J.S. Bach Cantata; “Jesus, joy of man’s desiring”
Johann Sebastian Bach was born in 1685 and spent a big part of his life writing and performing music (Williams, 2007). He is revered as the most influential Baroque music composer who not only played instruments but sung as well. In his youth he preferred the Violin as his central instruments but as he aged he gradually shifted into playing the organ. In fact, majority of his income was attributed to his organ playing skills. J.S. Bach was talented to compose any form of music that was popular or current at the time including; fugues, preludes, concertos, chorals and toccatas (Williams, 2007). This paper seeks to assess one of his famous cantatas with a combination of prelude and choral pieces. This musical piece is titled, “Jesus, joy of man’s desiring”.
This is a popular prelude used in the Church as J.S. Bach was very religious with most of his famous compositions inclined to serve at the church (Williams, 2007). This composition is designed to pit two musical pieces that smoothly overlap. There is the prelude that starts and is replaced by the choral piece, and then the cycle is repeated to the end. Therefore, the visual impression provided is an overlapping series of hills and valleys. The musical piece applies the key of ‘G’ and is written in the time ¾ (Williams, 2007). The pace of the song is moderate and I would classify it under the musical reference andante moderato.
The prelude in itself can be said to have three different lines each with its unique melody that have a smooth transition from the bottom, middle and top line. However, the top line is predominant and gives the prelude its identity. Each line provides one beat thus easy to differentiate the switch from one line to the next. According to Timothy Salzman, the top line is characterized through prevalence of triplets and three of the same are considered a measure or the beat (2003). Salzaman further defines the middle line as a dotted integration of eighth and sixteenth note. Therefore, a beat in the middle line is considered the coupled notes. However, it is important to note that the middle line does not often follow this arrangement throughout the piece. Salzman identifies the bottom line based on the applied quarter notes, with three per measure or beat (2003). Occasionally, the arrangement of the middle line is adopted in the bottom line. A classical Bach fashion has the prelude start at G major and towards the end, from a D major it finishes on G Major (Salzman, 2003). The choral piece can be categorized in the four voices of bass, tenor, alto and soprano. The voices provide a slower beat than the prelude occasioned by an ornamental or a slurring effect. The prelude is steady and lacks dramatic effects so that the lyrics if sung at the choral section enjoy the enhancements such as staccatos.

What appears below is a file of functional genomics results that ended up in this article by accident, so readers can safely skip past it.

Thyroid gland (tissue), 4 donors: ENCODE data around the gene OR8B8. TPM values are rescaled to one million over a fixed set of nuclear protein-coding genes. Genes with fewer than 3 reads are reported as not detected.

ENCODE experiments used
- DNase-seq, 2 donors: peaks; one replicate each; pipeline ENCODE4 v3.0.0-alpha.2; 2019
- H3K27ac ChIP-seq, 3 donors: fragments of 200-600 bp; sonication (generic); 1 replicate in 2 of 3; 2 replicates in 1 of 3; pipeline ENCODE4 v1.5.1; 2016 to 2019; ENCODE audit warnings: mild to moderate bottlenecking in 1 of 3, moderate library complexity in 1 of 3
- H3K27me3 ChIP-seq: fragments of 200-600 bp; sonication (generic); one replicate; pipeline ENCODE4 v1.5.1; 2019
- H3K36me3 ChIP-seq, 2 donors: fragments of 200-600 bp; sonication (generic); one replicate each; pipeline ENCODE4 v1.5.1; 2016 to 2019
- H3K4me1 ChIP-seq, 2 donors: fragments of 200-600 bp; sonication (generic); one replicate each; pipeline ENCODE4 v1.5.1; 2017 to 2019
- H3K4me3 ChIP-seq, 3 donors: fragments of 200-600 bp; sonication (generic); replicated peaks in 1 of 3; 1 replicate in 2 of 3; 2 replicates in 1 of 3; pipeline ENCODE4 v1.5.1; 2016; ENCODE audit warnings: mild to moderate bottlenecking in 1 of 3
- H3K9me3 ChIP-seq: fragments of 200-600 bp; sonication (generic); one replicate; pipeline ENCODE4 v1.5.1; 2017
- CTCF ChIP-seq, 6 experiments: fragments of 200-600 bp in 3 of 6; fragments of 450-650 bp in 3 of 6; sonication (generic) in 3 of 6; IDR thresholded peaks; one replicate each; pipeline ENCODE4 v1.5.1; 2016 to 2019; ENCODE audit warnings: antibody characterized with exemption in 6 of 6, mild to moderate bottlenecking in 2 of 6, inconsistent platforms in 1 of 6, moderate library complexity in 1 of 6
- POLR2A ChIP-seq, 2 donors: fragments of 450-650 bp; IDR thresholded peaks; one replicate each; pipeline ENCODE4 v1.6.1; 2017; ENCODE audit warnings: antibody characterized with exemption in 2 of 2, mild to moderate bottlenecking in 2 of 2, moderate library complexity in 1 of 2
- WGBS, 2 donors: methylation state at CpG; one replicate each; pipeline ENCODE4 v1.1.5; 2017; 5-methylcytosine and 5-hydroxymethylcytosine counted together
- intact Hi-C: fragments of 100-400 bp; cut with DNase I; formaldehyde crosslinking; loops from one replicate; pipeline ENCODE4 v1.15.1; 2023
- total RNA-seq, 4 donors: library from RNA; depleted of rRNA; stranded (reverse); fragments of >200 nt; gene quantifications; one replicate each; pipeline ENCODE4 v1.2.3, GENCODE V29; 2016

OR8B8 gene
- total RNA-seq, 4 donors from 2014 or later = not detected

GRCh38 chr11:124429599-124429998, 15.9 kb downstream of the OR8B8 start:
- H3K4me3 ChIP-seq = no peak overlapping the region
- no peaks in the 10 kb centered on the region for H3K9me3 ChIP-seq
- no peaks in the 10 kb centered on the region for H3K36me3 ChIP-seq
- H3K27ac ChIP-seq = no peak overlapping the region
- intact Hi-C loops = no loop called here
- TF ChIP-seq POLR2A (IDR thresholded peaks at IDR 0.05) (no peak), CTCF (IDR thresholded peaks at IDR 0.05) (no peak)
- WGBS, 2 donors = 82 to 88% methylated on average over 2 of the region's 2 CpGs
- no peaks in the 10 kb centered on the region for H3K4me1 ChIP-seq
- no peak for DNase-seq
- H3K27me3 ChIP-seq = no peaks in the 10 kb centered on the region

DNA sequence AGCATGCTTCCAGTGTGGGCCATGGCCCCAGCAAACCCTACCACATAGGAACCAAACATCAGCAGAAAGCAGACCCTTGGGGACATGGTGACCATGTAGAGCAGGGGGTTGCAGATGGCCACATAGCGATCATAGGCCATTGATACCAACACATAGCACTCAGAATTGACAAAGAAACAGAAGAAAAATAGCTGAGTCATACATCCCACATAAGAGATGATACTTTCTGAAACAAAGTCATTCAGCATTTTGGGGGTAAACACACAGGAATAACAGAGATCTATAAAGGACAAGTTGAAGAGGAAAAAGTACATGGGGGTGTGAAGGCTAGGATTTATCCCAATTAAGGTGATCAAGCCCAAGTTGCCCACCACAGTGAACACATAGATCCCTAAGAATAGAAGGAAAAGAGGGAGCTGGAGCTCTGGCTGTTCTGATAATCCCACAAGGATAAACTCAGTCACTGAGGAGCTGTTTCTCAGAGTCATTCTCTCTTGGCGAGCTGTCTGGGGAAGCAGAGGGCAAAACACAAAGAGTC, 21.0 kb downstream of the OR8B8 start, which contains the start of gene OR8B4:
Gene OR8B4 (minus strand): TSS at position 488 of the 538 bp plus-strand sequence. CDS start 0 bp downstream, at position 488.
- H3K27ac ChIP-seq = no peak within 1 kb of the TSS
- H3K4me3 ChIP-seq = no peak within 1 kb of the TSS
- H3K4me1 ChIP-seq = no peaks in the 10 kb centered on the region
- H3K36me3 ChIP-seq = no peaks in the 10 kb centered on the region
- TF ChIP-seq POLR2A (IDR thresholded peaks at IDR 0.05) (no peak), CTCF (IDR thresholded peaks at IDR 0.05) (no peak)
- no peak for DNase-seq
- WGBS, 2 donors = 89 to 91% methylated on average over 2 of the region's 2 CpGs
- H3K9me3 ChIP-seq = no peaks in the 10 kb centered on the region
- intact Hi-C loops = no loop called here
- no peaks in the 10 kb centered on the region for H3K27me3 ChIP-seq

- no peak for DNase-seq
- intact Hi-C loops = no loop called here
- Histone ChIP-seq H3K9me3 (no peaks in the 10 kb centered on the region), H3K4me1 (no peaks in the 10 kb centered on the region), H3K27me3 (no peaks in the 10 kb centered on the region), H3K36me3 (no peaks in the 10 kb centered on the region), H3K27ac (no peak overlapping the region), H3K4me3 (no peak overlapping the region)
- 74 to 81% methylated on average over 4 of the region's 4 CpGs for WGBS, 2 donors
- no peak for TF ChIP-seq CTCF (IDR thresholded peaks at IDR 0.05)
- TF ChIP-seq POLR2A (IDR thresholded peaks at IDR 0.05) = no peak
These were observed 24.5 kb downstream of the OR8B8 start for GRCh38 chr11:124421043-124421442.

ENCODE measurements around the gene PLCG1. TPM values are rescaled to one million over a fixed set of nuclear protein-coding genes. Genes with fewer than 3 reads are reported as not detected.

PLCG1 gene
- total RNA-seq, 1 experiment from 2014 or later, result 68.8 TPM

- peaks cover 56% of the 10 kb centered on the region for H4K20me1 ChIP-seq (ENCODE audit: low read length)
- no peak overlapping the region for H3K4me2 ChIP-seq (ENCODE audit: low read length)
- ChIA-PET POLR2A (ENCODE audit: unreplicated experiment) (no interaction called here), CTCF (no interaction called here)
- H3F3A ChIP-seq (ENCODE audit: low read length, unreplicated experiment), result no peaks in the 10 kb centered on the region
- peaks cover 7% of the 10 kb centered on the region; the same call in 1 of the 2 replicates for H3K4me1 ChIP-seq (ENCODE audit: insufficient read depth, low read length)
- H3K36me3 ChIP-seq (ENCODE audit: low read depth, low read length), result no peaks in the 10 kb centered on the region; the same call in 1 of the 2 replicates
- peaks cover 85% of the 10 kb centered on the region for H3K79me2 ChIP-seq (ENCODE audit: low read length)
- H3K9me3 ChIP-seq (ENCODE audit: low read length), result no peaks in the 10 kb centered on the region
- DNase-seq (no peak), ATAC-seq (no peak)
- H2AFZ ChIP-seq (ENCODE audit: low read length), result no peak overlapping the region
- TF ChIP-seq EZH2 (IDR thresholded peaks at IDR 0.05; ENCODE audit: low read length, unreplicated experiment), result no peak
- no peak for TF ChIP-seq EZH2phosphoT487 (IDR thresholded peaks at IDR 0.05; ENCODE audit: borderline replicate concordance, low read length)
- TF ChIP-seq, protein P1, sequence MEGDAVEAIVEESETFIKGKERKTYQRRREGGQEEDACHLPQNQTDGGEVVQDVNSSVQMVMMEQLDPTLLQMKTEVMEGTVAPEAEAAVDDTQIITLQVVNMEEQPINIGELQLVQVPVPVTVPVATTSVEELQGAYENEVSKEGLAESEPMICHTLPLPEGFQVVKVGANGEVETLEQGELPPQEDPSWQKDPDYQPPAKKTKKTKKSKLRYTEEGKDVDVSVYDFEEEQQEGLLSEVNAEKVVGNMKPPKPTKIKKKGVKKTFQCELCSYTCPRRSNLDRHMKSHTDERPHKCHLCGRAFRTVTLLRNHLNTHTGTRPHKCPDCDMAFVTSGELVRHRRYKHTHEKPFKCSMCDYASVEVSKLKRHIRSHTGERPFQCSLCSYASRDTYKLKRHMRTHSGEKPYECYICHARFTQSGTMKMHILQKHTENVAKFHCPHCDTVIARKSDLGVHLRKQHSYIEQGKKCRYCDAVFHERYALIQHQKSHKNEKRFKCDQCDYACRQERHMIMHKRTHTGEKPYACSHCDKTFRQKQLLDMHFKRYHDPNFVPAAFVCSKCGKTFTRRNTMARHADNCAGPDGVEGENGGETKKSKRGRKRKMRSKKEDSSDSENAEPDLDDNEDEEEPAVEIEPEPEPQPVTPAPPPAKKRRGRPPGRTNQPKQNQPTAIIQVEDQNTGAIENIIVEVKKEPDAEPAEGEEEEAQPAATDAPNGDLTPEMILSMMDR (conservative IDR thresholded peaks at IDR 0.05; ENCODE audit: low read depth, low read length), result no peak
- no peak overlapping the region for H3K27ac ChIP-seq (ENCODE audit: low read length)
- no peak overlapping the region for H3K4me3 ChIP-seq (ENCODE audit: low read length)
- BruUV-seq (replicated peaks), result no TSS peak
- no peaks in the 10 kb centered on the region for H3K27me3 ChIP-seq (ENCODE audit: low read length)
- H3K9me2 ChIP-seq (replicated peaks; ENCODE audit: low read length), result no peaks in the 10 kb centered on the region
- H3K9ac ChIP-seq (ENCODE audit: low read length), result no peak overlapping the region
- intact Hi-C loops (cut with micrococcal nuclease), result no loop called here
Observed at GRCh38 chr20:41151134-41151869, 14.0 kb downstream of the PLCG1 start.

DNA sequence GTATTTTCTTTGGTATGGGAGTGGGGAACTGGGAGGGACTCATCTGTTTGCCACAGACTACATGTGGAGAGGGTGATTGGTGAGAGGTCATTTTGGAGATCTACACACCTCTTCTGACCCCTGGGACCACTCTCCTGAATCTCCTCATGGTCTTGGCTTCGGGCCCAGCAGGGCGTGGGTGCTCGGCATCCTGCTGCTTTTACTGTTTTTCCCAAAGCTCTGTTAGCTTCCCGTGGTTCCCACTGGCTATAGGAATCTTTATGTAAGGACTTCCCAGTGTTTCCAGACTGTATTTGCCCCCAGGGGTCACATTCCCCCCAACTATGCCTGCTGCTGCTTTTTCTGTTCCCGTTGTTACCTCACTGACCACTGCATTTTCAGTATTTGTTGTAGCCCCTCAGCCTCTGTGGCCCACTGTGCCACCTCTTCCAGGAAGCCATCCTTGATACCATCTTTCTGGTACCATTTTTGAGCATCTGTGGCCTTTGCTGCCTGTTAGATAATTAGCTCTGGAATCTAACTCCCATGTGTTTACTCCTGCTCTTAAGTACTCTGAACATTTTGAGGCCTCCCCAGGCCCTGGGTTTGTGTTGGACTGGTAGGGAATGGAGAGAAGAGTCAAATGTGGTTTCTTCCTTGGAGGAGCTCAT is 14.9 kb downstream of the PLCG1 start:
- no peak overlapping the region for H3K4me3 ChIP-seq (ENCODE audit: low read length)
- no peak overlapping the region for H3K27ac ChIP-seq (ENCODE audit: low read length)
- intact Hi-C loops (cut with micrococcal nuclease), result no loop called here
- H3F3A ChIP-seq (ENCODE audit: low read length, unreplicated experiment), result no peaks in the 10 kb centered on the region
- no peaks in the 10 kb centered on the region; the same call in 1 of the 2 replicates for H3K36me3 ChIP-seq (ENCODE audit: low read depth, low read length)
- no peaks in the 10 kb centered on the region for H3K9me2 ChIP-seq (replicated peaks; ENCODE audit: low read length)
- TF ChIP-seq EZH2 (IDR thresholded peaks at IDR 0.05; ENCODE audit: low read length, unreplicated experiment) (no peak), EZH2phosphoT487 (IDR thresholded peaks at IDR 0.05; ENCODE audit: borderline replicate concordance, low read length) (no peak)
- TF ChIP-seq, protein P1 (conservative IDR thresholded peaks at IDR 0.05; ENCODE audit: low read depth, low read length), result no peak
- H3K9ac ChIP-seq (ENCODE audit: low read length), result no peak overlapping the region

I like the predictable and smooth transition between the prelude and choral sections and enjoy the tone variations within each section that makes the piece interesting to the ears. The piece provides a nostalgic and relaxing effect that throws the listener into deep meditation upon repeated playing. It strikes me with the same intensity of the leading instrumental in the contemporary “I will see you when you get there” by Coolio, the popular American Rap and hip-hop artist. A deeper connection can be established via the “I will see you when you get there” instrumental version often plaid in church or funeral ceremonies. The musical effect provides moments of self-reflection popularly referred to as moments of clarity. This J.S. Bach Cantata is a powerful musical piece that takes the modern people back into the Baroque period to confirm that ancient sentiments can be propagated and stay relevant without aging.
Salzman, T. (2003). A composer’s insight: thoughts, analysis, and commentary on contemporary masterpieces for wind band. Galesville, MD: Meredith Music Publications.
Williams, P. (2007). J. S. Bach: A Life in Music. Cambridge: Cambridge University Press.
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